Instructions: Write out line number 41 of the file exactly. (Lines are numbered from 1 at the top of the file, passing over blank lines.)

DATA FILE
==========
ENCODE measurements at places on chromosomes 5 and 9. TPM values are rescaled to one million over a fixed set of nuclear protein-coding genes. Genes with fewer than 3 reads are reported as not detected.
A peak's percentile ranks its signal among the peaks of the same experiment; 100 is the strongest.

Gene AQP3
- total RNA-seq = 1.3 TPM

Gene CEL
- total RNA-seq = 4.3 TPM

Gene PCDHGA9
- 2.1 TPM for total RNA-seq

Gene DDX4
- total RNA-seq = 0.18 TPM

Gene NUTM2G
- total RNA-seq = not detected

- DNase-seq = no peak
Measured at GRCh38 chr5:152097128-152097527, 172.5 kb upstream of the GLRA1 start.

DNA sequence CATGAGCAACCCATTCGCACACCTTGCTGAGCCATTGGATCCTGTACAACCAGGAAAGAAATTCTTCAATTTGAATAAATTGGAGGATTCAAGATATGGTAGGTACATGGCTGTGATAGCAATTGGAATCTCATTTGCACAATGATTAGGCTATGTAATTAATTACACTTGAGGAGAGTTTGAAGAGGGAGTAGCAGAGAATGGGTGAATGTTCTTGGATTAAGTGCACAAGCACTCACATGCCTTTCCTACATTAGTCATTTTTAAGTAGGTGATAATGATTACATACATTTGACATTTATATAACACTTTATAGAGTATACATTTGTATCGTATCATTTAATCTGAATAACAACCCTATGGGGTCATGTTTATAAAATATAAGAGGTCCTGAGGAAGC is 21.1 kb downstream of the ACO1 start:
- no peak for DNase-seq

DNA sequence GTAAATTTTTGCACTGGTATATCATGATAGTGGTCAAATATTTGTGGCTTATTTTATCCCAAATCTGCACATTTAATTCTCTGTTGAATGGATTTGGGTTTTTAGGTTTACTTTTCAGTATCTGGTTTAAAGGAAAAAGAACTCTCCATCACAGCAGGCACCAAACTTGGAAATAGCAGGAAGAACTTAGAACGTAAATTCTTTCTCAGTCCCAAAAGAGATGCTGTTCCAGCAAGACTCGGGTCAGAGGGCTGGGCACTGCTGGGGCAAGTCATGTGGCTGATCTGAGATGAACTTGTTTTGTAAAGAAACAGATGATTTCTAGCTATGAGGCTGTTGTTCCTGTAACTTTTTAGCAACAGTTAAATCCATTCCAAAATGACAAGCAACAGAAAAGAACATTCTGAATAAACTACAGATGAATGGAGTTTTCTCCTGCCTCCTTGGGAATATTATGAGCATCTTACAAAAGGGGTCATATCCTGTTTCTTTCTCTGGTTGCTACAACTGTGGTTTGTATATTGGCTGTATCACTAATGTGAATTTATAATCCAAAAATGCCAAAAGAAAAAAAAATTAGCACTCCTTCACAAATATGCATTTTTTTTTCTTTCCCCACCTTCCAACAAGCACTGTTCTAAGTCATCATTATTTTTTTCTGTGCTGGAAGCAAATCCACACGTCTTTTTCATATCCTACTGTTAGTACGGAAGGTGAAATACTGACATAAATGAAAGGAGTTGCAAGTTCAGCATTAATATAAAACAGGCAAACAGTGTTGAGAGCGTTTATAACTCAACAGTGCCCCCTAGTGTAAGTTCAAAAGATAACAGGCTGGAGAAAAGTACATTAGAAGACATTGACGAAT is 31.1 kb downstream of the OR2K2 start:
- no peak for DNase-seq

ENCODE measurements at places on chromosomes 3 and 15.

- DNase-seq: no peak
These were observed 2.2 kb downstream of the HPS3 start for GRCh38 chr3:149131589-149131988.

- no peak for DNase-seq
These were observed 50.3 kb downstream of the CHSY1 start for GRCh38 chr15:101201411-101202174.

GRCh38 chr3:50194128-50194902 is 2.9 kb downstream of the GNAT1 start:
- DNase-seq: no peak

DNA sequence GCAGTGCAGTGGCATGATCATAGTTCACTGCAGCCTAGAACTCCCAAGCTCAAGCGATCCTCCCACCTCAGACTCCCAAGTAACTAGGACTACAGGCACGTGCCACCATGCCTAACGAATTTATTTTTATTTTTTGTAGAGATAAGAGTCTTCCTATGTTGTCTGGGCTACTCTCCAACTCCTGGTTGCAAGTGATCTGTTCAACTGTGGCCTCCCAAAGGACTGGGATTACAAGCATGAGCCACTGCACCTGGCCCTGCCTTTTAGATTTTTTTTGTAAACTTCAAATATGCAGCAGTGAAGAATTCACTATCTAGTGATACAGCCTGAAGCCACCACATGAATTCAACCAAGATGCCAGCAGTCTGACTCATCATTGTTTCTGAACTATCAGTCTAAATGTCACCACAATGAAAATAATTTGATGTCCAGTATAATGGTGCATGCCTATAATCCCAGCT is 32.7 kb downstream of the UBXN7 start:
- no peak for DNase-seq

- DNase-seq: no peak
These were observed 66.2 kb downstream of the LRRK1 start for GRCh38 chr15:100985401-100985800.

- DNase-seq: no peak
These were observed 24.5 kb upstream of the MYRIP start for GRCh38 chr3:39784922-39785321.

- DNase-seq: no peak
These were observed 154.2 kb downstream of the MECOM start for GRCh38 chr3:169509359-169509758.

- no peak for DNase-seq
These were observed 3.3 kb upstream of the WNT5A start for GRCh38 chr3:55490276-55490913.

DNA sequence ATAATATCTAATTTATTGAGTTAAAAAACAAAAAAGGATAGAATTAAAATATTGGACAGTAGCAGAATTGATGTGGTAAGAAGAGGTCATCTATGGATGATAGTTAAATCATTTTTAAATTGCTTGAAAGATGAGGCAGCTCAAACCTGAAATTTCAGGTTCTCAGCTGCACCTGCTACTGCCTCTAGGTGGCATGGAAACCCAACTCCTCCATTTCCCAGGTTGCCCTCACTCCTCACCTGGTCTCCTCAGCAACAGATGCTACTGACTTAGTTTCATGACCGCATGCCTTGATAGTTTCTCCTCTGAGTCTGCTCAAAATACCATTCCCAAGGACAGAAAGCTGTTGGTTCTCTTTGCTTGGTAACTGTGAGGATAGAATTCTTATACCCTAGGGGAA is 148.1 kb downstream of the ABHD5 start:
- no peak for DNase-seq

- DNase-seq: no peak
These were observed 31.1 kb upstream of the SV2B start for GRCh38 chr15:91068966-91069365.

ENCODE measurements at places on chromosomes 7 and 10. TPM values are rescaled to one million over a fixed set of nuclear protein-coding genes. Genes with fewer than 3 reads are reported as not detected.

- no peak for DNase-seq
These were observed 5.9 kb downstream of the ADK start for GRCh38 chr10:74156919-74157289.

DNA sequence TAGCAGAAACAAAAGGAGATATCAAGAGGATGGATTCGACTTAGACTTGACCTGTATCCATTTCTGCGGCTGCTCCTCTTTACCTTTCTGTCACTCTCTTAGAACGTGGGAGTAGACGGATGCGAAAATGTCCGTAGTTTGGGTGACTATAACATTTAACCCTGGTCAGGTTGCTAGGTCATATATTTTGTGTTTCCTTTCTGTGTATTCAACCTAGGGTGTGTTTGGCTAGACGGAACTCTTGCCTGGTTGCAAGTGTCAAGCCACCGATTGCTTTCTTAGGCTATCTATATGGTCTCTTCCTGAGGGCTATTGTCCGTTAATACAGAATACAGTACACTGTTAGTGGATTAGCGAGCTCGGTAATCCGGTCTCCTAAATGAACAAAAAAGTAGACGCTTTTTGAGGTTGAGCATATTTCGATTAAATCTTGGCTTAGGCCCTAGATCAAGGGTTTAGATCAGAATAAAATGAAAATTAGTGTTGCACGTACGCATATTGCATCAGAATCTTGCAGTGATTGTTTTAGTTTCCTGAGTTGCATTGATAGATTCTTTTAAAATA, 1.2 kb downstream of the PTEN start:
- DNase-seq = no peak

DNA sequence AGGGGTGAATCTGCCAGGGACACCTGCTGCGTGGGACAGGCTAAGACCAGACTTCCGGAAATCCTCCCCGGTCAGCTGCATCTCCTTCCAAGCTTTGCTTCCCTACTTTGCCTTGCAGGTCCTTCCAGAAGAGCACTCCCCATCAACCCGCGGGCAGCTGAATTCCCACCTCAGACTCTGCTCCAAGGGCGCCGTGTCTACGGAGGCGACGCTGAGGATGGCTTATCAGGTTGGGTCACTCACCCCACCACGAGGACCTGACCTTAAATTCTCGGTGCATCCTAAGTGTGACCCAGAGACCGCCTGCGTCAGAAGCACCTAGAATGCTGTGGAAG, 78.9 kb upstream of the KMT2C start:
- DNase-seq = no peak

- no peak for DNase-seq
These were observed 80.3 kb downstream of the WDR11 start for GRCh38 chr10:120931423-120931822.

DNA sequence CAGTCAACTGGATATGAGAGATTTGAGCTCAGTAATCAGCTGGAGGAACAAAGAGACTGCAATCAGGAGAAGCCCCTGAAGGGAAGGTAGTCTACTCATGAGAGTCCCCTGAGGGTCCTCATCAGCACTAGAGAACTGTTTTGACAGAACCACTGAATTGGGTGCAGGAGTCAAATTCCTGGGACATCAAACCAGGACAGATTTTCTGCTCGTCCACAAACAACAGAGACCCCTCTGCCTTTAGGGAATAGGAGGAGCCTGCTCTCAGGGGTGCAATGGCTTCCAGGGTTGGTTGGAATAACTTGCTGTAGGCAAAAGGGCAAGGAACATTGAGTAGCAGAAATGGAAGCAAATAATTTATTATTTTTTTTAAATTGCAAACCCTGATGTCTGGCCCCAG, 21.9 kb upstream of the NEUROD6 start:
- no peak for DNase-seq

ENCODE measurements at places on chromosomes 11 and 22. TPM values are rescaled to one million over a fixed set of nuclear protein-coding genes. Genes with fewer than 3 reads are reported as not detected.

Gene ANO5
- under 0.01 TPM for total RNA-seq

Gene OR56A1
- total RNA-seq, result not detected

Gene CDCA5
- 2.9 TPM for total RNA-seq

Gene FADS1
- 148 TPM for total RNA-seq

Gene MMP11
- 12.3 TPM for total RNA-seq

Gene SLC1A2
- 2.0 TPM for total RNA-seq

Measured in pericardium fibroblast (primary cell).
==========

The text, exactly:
- no peak for DNase-seq